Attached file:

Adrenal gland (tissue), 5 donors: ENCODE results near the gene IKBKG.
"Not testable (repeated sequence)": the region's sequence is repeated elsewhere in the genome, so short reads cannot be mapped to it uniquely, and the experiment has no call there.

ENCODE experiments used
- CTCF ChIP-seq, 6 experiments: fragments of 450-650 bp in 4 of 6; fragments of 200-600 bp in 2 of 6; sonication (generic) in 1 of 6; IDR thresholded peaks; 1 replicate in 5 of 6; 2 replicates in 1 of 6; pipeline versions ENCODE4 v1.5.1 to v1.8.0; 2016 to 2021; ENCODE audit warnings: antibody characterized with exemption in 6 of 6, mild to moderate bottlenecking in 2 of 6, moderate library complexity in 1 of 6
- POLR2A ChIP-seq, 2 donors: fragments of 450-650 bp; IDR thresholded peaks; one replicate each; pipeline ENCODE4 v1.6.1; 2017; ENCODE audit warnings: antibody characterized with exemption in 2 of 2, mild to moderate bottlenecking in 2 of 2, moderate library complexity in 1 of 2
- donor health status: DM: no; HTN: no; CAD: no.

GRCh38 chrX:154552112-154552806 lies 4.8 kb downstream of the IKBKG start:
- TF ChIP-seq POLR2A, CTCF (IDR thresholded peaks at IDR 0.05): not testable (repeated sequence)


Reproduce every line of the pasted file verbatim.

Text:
Adrenal gland (tissue), 5 donors: ENCODE results near the gene IKBKG.
"Not testable (repeated sequence)": the region's sequence is repeated elsewhere in the genome, so short reads cannot be mapped to it uniquely, and the experiment has no call there.

ENCODE experiments used
- CTCF ChIP-seq, 6 experiments: fragments of 450-650 bp in 4 of 6; fragments of 200-600 bp in 2 of 6; sonication (generic) in 1 of 6; IDR thresholded peaks; 1 replicate in 5 of 6; 2 replicates in 1 of 6; pipeline versions ENCODE4 v1.5.1 to v1.8.0; 2016 to 2021; ENCODE audit warnings: antibody characterized with exemption in 6 of 6, mild to moderate bottlenecking in 2 of 6, moderate library complexity in 1 of 6
- POLR2A ChIP-seq, 2 donors: fragments of 450-650 bp; IDR thresholded peaks; one replicate each; pipeline ENCODE4 v1.6.1; 2017; ENCODE audit warnings: antibody characterized with exemption in 2 of 2, mild to moderate bottlenecking in 2 of 2, moderate library complexity in 1 of 2
- donor health status: DM: no; HTN: no; CAD: no.

GRCh38 chrX:154552112-154552806 lies 4.8 kb downstream of the IKBKG start:
- TF ChIP-seq POLR2A, CTCF (IDR thresholded peaks at IDR 0.05): not testable (repeated sequence)